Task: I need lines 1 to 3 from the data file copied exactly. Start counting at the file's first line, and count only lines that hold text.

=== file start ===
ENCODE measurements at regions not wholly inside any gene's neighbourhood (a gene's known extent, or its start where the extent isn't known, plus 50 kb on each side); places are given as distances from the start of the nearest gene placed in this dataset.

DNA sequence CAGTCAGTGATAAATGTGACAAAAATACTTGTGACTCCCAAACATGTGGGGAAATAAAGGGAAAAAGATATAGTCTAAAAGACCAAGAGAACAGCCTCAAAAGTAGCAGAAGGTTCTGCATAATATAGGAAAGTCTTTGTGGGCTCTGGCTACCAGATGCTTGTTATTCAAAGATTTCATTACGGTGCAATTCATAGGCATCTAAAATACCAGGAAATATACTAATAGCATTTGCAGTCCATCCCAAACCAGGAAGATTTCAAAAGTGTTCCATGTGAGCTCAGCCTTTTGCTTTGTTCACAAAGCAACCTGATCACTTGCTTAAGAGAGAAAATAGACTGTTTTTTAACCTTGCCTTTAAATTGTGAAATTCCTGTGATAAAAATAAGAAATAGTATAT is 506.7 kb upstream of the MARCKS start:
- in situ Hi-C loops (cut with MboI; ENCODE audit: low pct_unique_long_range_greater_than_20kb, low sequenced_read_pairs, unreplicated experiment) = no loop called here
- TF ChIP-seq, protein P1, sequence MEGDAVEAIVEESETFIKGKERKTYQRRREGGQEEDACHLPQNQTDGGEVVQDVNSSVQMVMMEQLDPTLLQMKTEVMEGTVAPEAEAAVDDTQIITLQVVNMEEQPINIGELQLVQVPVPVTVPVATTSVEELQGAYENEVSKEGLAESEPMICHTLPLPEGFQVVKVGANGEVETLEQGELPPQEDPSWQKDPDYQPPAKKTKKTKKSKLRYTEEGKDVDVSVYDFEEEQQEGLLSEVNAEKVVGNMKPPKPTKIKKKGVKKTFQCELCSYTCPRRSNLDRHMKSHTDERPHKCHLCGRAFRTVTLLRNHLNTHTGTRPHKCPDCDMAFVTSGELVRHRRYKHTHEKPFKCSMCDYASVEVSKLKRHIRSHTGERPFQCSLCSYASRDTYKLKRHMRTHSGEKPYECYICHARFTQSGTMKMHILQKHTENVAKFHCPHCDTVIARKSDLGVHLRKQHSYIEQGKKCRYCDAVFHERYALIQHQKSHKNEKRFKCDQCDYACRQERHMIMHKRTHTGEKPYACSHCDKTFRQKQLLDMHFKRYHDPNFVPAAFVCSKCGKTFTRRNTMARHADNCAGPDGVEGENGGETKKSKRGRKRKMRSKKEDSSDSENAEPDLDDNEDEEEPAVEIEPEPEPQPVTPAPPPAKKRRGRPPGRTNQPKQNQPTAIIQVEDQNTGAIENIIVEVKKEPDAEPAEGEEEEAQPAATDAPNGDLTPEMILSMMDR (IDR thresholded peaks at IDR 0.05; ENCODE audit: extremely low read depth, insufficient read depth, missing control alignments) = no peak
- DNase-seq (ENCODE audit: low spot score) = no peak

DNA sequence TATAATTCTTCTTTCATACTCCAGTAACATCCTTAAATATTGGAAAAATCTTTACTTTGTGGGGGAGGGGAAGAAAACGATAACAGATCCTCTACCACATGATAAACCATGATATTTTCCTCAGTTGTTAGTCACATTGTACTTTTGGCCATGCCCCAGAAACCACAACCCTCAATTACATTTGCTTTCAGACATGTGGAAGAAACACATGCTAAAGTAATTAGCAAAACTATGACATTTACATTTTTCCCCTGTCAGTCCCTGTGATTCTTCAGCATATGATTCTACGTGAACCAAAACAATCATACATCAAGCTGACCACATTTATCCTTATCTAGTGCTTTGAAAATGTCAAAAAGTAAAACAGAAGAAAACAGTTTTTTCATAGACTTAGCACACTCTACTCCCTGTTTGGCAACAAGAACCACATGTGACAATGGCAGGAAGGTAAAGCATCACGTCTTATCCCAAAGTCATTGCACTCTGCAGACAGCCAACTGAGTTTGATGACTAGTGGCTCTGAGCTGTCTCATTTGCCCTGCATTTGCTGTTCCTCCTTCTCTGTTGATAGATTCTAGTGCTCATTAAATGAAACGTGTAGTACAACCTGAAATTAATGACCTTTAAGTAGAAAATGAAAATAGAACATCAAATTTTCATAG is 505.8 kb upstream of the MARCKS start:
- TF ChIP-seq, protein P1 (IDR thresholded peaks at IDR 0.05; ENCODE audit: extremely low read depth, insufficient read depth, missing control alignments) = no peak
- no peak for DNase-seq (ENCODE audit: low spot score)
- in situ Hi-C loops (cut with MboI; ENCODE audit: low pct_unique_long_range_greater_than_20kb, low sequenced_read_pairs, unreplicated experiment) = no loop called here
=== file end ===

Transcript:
ENCODE measurements at regions not wholly inside any gene's neighbourhood (a gene's known extent, or its start where the extent isn't known, plus 50 kb on each side); places are given as distances from the start of the nearest gene placed in this dataset.

DNA sequence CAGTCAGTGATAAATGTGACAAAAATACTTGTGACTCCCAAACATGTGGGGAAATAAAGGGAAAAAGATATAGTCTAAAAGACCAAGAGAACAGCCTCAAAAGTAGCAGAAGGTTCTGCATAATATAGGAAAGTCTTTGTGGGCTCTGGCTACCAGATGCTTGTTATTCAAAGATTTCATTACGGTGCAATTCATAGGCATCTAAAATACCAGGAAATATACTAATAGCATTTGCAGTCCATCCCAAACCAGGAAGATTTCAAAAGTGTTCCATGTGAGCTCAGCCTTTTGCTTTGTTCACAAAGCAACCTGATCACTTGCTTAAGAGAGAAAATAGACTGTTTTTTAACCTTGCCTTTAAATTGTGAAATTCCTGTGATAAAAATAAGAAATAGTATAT is 506.7 kb upstream of the MARCKS start:
- in situ Hi-C loops (cut with MboI; ENCODE audit: low pct_unique_long_range_greater_than_20kb, low sequenced_read_pairs, unreplicated experiment) = no loop called here